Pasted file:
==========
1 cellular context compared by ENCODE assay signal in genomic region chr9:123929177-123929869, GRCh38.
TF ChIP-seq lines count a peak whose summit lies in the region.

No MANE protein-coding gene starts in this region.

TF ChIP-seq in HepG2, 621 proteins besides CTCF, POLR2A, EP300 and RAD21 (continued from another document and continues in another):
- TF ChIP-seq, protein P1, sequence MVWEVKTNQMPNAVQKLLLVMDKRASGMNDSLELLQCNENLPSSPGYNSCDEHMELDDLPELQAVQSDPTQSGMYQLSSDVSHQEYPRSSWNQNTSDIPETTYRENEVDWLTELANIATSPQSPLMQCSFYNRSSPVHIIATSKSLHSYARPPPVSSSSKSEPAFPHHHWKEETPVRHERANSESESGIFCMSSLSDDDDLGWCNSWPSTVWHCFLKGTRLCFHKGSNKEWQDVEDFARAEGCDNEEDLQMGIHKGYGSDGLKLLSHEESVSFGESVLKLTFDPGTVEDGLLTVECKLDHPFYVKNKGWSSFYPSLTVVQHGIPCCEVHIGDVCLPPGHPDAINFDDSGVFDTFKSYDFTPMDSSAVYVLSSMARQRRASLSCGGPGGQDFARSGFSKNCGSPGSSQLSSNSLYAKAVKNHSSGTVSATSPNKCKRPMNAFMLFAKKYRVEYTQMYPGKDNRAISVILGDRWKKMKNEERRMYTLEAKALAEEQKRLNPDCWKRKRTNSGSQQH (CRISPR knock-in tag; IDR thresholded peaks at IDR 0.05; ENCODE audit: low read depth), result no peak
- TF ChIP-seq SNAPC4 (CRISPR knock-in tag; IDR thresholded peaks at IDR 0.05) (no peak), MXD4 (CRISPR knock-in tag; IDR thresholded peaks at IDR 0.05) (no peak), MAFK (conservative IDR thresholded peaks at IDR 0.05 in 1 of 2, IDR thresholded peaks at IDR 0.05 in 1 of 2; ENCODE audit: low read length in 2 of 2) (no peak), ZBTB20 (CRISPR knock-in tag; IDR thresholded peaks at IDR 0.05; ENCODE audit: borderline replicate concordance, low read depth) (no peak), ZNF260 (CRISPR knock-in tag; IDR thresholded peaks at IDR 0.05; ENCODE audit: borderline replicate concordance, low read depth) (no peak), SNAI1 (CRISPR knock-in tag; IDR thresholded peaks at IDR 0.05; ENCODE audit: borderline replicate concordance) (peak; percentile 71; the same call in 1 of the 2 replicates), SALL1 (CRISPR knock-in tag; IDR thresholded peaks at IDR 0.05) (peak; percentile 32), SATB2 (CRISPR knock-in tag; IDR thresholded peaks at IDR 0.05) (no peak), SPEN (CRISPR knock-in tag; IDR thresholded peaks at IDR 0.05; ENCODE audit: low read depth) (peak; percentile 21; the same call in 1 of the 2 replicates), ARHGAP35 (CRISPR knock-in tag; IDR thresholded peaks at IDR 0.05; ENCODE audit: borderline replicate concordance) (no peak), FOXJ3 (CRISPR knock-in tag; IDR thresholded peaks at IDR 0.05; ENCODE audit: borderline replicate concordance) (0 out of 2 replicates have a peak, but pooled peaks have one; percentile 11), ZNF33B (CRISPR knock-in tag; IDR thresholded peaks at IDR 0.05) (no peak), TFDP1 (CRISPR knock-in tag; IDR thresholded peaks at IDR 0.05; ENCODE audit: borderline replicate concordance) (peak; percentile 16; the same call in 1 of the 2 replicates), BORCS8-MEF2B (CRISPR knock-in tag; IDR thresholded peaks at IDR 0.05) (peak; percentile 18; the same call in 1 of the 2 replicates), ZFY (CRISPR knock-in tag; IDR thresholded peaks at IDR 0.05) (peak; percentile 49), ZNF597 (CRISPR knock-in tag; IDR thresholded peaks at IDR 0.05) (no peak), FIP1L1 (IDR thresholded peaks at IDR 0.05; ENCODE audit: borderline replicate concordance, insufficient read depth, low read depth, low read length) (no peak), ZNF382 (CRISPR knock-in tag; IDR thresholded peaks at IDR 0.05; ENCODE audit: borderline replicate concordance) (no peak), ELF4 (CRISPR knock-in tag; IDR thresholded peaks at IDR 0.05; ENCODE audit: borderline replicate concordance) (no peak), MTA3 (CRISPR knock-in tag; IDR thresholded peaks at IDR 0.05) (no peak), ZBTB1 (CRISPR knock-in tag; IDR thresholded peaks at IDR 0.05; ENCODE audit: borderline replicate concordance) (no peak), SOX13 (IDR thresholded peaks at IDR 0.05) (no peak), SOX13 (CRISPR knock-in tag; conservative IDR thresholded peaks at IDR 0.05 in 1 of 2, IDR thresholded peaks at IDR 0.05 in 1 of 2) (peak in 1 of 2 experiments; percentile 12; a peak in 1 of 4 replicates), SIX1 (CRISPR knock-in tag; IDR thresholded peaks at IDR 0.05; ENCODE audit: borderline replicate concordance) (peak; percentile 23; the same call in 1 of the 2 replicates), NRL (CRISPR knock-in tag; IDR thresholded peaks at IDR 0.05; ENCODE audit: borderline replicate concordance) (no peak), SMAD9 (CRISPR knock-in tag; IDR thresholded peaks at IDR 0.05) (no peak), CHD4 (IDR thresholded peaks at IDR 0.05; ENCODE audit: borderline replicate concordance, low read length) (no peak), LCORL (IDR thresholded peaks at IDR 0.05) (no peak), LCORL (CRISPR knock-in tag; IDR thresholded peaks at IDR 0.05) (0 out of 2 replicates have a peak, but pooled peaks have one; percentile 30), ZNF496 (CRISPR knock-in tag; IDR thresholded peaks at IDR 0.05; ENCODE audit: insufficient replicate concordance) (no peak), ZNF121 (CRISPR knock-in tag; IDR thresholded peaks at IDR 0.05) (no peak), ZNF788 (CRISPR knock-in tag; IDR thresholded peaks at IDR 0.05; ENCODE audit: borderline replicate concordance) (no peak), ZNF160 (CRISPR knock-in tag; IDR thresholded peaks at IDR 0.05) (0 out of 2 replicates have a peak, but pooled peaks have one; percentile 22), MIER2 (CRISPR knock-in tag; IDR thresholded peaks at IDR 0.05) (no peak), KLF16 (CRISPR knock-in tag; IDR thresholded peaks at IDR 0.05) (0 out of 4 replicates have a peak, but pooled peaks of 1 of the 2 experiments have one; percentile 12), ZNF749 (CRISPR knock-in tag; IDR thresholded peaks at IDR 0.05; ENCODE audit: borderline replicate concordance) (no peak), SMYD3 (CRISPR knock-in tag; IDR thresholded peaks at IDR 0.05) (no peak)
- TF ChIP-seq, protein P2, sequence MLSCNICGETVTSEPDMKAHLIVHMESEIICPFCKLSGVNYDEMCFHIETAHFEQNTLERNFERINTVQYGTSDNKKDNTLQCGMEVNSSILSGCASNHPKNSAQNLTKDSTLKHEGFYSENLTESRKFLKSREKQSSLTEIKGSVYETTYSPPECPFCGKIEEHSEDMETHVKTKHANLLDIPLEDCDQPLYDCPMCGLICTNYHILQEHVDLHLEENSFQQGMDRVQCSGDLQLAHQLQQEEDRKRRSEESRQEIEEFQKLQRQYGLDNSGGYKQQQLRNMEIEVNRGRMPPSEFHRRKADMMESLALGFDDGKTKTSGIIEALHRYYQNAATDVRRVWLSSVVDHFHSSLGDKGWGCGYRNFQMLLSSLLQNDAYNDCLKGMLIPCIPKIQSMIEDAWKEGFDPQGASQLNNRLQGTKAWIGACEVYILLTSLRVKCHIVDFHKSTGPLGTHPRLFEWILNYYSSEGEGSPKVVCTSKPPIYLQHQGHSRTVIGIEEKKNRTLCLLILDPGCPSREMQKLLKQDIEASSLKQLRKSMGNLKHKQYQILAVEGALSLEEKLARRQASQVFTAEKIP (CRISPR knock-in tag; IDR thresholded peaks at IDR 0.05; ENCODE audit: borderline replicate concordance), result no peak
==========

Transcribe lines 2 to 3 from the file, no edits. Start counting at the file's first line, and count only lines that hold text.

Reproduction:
TF ChIP-seq lines count a peak whose summit lies in the region.

No MANE protein-coding gene starts in this region.